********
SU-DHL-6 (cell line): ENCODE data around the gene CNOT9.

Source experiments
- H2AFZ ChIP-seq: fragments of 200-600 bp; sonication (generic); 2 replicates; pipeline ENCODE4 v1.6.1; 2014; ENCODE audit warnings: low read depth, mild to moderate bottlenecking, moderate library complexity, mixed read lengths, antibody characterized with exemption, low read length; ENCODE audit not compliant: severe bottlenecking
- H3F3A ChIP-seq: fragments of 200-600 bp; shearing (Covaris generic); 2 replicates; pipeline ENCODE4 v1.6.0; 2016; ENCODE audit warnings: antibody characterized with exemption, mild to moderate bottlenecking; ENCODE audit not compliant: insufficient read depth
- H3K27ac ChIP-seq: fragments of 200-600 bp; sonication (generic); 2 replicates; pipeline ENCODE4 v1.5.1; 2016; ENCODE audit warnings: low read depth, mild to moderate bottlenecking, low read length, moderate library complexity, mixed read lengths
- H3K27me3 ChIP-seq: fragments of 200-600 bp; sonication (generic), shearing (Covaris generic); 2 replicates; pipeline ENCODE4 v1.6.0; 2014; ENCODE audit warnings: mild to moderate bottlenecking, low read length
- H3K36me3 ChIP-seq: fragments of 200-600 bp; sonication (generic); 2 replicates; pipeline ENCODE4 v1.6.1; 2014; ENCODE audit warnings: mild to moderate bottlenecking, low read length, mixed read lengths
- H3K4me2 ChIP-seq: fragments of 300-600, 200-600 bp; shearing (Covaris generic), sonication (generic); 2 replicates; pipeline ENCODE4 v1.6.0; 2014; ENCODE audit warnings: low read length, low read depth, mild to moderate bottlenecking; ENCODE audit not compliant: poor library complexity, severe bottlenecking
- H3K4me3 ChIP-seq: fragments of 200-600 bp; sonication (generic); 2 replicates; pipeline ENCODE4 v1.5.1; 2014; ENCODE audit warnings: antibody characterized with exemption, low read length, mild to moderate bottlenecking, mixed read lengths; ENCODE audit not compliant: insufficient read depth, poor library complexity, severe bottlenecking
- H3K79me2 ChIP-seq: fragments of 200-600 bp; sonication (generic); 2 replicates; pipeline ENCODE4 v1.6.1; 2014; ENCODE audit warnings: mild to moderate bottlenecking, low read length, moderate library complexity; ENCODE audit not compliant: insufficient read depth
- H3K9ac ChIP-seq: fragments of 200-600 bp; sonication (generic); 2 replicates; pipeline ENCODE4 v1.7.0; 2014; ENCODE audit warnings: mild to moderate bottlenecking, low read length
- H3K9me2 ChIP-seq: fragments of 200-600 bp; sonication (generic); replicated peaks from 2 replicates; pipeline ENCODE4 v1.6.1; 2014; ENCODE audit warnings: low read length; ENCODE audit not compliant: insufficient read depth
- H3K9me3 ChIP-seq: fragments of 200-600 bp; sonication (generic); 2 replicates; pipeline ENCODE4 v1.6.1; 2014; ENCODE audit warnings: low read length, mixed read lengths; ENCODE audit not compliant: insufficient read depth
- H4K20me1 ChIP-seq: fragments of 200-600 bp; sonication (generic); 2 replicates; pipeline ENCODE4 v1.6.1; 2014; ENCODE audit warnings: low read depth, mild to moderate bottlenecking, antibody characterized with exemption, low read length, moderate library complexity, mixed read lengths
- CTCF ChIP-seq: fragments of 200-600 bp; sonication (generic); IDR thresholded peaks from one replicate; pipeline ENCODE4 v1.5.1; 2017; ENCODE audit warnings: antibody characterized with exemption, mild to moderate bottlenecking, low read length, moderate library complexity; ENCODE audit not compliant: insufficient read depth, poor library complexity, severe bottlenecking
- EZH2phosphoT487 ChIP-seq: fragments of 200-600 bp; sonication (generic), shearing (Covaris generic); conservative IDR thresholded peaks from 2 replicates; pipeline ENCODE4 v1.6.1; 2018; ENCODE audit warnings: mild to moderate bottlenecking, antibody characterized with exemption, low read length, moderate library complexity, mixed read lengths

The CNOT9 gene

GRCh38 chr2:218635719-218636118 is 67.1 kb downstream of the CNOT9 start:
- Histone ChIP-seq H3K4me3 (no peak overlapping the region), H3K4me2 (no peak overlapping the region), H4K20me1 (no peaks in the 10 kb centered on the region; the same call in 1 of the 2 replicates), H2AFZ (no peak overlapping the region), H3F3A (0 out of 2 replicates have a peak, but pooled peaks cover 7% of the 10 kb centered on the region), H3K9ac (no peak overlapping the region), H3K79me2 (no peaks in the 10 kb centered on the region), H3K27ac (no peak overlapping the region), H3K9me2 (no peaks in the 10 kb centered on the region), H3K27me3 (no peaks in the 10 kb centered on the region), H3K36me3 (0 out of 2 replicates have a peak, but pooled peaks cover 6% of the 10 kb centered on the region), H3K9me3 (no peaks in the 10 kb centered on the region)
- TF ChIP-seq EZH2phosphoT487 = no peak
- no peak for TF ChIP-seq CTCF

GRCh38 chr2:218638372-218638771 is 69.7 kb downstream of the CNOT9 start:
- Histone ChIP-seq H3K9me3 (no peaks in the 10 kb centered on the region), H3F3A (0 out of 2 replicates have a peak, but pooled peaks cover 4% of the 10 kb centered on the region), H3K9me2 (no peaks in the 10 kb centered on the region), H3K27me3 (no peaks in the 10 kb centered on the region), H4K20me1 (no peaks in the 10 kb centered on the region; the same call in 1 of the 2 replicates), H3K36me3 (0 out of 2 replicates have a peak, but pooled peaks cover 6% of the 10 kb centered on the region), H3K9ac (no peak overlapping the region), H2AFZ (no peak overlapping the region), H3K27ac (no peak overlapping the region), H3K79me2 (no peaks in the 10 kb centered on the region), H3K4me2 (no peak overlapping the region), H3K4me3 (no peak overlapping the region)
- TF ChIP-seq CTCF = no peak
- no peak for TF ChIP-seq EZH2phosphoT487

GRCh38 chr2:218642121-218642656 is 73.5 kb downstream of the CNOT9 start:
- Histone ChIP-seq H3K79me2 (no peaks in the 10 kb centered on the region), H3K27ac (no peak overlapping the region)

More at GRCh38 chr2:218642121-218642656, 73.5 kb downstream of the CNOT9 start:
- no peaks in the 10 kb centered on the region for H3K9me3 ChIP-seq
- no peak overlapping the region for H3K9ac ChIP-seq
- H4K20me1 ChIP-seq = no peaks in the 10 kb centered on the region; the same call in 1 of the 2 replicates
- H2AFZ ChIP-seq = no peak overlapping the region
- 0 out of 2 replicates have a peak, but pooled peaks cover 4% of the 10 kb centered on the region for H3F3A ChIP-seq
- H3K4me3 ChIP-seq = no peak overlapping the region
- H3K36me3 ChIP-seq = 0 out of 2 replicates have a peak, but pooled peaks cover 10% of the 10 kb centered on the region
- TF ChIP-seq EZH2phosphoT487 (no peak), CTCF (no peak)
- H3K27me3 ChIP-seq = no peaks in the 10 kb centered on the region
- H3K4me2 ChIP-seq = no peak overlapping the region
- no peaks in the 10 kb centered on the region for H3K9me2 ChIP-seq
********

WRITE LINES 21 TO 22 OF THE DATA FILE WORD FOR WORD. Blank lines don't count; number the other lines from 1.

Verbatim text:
- no peak for TF ChIP-seq CTCF

GRCh38 chr2:218638372-218638771 is 69.7 kb downstream of the CNOT9 start: